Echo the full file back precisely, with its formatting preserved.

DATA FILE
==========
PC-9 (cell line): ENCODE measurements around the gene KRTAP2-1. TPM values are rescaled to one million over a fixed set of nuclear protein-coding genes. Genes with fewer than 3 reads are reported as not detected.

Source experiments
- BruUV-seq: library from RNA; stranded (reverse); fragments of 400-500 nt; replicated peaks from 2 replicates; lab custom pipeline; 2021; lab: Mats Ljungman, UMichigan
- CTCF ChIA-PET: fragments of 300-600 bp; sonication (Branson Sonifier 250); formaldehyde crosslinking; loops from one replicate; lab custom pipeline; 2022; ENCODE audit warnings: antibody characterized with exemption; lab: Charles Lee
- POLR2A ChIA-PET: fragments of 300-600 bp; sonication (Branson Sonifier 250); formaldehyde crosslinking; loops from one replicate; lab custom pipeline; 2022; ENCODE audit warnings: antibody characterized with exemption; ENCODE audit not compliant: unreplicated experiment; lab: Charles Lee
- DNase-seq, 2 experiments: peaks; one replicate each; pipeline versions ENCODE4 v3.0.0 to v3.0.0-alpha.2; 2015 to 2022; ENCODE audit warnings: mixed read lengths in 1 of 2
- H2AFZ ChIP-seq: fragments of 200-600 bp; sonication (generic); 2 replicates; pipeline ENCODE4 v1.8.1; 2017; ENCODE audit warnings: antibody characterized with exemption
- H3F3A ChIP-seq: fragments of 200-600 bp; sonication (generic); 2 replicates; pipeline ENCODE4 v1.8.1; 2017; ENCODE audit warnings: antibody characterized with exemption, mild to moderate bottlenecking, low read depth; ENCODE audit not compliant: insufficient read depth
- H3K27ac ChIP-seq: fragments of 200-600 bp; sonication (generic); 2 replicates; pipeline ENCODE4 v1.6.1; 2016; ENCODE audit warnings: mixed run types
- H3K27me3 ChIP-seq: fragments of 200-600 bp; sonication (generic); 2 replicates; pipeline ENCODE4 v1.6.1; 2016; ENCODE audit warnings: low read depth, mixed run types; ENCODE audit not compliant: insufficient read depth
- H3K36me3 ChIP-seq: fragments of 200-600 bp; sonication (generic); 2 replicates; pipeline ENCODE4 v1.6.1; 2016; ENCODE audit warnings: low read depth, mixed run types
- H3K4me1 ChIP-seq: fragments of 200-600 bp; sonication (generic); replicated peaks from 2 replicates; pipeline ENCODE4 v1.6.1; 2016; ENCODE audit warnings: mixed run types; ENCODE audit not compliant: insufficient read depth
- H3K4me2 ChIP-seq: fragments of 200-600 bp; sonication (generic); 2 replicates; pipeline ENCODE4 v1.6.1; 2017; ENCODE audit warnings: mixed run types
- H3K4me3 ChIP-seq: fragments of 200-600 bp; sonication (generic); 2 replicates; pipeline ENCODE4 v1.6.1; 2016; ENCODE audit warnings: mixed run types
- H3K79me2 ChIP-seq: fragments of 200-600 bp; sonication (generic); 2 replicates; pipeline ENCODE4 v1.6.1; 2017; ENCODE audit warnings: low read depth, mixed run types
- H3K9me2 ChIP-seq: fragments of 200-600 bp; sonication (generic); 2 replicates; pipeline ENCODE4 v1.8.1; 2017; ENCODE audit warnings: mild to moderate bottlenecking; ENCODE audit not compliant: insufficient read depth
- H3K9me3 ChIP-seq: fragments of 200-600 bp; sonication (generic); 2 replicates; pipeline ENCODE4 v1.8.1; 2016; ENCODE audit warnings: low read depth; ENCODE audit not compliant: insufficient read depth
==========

PC-9 (cell line): ENCODE measurements around the gene KRTAP2-1. TPM values are rescaled to one million over a fixed set of nuclear protein-coding genes. Genes with fewer than 3 reads are reported as not detected.

Source experiments
- BruUV-seq: library from RNA; stranded (reverse); fragments of 400-500 nt; replicated peaks from 2 replicates; lab custom pipeline; 2021; lab: Mats Ljungman, UMichigan
- CTCF ChIA-PET: fragments of 300-600 bp; sonication (Branson Sonifier 250); formaldehyde crosslinking; loops from one replicate; lab custom pipeline; 2022; ENCODE audit warnings: antibody characterized with exemption; lab: Charles Lee
- POLR2A ChIA-PET: fragments of 300-600 bp; sonication (Branson Sonifier 250); formaldehyde crosslinking; loops from one replicate; lab custom pipeline; 2022; ENCODE audit warnings: antibody characterized with exemption; ENCODE audit not compliant: unreplicated experiment; lab: Charles Lee
- DNase-seq, 2 experiments: peaks; one replicate each; pipeline versions ENCODE4 v3.0.0 to v3.0.0-alpha.2; 2015 to 2022; ENCODE audit warnings: mixed read lengths in 1 of 2
- H2AFZ ChIP-seq: fragments of 200-600 bp; sonication (generic); 2 replicates; pipeline ENCODE4 v1.8.1; 2017; ENCODE audit warnings: antibody characterized with exemption
- H3F3A ChIP-seq: fragments of 200-600 bp; sonication (generic); 2 replicates; pipeline ENCODE4 v1.8.1; 2017; ENCODE audit warnings: antibody characterized with exemption, mild to moderate bottlenecking, low read depth; ENCODE audit not compliant: insufficient read depth
- H3K27ac ChIP-seq: fragments of 200-600 bp; sonication (generic); 2 replicates; pipeline ENCODE4 v1.6.1; 2016; ENCODE audit warnings: mixed run types
- H3K27me3 ChIP-seq: fragments of 200-600 bp; sonication (generic); 2 replicates; pipeline ENCODE4 v1.6.1; 2016; ENCODE audit warnings: low read depth, mixed run types; ENCODE audit not compliant: insufficient read depth
- H3K36me3 ChIP-seq: fragments of 200-600 bp; sonication (generic); 2 replicates; pipeline ENCODE4 v1.6.1; 2016; ENCODE audit warnings: low read depth, mixed run types
- H3K4me1 ChIP-seq: fragments of 200-600 bp; sonication (generic); replicated peaks from 2 replicates; pipeline ENCODE4 v1.6.1; 2016; ENCODE audit warnings: mixed run types; ENCODE audit not compliant: insufficient read depth
- H3K4me2 ChIP-seq: fragments of 200-600 bp; sonication (generic); 2 replicates; pipeline ENCODE4 v1.6.1; 2017; ENCODE audit warnings: mixed run types
- H3K4me3 ChIP-seq: fragments of 200-600 bp; sonication (generic); 2 replicates; pipeline ENCODE4 v1.6.1; 2016; ENCODE audit warnings: mixed run types
- H3K79me2 ChIP-seq: fragments of 200-600 bp; sonication (generic); 2 replicates; pipeline ENCODE4 v1.6.1; 2017; ENCODE audit warnings: low read depth, mixed run types
- H3K9me2 ChIP-seq: fragments of 200-600 bp; sonication (generic); 2 replicates; pipeline ENCODE4 v1.8.1; 2017; ENCODE audit warnings: mild to moderate bottlenecking; ENCODE audit not compliant: insufficient read depth
- H3K9me3 ChIP-seq: fragments of 200-600 bp; sonication (generic); 2 replicates; pipeline ENCODE4 v1.8.1; 2016; ENCODE audit warnings: low read depth; ENCODE audit not compliant: insufficient read depth